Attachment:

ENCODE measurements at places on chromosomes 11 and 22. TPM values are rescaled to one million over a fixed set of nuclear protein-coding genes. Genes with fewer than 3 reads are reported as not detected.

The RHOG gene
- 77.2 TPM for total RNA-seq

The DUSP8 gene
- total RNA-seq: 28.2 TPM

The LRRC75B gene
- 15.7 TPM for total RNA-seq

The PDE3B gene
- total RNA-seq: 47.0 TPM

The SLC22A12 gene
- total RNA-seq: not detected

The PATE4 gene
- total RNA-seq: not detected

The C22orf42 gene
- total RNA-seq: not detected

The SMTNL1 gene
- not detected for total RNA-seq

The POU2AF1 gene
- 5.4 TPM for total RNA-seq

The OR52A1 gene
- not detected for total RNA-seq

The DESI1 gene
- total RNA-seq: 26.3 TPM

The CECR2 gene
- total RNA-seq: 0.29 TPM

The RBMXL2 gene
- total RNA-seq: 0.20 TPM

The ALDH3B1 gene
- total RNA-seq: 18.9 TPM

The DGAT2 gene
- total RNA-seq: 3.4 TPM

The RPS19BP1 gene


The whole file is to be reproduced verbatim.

ENCODE measurements at places on chromosomes 11 and 22. TPM values are rescaled to one million over a fixed set of nuclear protein-coding genes. Genes with fewer than 3 reads are reported as not detected.

The RHOG gene
- 77.2 TPM for total RNA-seq

The DUSP8 gene
- total RNA-seq: 28.2 TPM

The LRRC75B gene
- 15.7 TPM for total RNA-seq

The PDE3B gene
- total RNA-seq: 47.0 TPM

The SLC22A12 gene
- total RNA-seq: not detected

The PATE4 gene
- total RNA-seq: not detected

The C22orf42 gene
- total RNA-seq: not detected

The SMTNL1 gene
- not detected for total RNA-seq

The POU2AF1 gene
- 5.4 TPM for total RNA-seq

The OR52A1 gene
- not detected for total RNA-seq

The DESI1 gene
- total RNA-seq: 26.3 TPM

The CECR2 gene
- total RNA-seq: 0.29 TPM

The RBMXL2 gene
- total RNA-seq: 0.20 TPM

The ALDH3B1 gene
- total RNA-seq: 18.9 TPM

The DGAT2 gene
- total RNA-seq: 3.4 TPM

The RPS19BP1 gene